CRE Terms 22: Let’s Talk Land!

For this edition of our ongoing commercial real estate (CRE) terms series, we’re looking into the lingo surrounding commercial land.

As with any other CRE sector, there’s a lot of jargon you may come across as a broker in this space. Here’s a refresher on some common terms to have on the tip of your tongue.

Back to Basics

A completely undeveloped piece of land, without any improvements, utilities or structures is often referred to as Raw or Unimproved Land. You may also hear this called undeveloped or open land, and a single piece is generally referred to as a parcel.

A parcel of land can be split or subdivided into multiple smaller parcels, but this is subject to the laws and regulations in the area where that piece of land is located.

Multiple small parcels can also be grouped into a larger one through Land Assemblage, which Adventures in CRE defines as: “A tactic employed in land acquisition, where a real estate professional acquires two or more adjacent parcels, combining them into one.”

Like parcel splitting, the goal of assemblage is to raise the value of the new piece of land, though in this case by joining parcels rather than dividing them.

Brown, green, pristine

Another important factor when it comes to assessing, or marketing, any piece of land is its condition. We already covered raw or unimproved land above, but what about land that’s been previously used in a different capacity?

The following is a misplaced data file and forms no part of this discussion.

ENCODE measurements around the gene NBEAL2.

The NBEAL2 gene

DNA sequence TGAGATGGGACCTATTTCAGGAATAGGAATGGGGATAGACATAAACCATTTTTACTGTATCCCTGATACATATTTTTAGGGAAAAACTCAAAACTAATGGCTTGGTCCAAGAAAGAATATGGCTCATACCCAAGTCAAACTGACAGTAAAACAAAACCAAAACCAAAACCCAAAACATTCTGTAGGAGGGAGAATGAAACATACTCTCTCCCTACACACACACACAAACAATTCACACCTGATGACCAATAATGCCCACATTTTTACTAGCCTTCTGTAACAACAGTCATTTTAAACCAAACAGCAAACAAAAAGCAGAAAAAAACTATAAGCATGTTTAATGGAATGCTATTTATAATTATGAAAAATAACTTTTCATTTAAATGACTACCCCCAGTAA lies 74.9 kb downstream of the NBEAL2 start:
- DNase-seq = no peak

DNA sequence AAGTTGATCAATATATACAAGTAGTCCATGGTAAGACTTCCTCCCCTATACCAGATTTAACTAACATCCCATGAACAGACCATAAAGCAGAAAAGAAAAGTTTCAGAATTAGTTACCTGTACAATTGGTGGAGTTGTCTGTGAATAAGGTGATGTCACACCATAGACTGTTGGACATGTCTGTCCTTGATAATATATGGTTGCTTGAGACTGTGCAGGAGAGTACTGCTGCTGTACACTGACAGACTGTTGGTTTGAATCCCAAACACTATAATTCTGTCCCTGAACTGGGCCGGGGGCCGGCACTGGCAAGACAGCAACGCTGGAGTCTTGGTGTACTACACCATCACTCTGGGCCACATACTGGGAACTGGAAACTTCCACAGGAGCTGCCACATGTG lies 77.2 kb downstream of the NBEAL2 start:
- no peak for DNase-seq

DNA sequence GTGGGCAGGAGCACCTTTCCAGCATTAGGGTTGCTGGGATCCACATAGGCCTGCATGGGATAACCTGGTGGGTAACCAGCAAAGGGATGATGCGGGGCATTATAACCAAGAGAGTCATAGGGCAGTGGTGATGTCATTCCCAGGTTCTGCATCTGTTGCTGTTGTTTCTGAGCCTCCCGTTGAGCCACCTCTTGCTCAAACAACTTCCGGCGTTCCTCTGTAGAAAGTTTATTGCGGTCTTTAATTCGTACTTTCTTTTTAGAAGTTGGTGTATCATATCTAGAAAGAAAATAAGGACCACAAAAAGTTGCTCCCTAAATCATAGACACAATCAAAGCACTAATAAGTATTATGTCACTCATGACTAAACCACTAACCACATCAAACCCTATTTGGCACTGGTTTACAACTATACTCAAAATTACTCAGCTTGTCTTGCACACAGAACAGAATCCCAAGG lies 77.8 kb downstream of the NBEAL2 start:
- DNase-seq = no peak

So-called Brownfield land is defined by NAIOP as: “Abandoned, idled, or underused land or facilities where expansion or redevelopment is complicated by real or perceived environmental contamination.”

Potential contaminants found in these sites include petroleum products, asbestos, metals like mercury or lead, and various other chemicals.

There are Environmental Protection Agency (EPA) guidelines in place for how a brownfield site should be assessed prior to (re)development, and Phase I and II Environmental Site Assessments may be required.

And while it may seem risky to work with these types of sites, there are clear benefits associated with the process of rehabilitating brownfields. EPA notes: “Cleaning up and reinvesting in these properties increases local tax bases, facilitates job growth, utilizes existing infrastructure, takes development pressures off of undeveloped, open land, and both improves and protects the environment.”

All of which adds up to some additional ESG (Environmental, Social, and Governance) credibility for developers willing to take on the task.

Depending on where in the world you’re working, you may also hear the term Greenfield or Pristine used to describe undeveloped or raw land, with pristine in some cases meaning entirely untouched by human activity.

Lay of the land

When working with land, it’s important to keep in mind that some terms may differ in their usage and implied meaning, especially when working with colleagues from around the globe. As with other aspects of CRE terminology, staying on top of these multiple meanings can help ensure you’re “on the same page” with others when discussing the specifics of a piece of land.

That’s it for this edition of “Terms.” Be sure to check in soon as we unpack more of the terminology and definitions that keep the world of CRE ticking!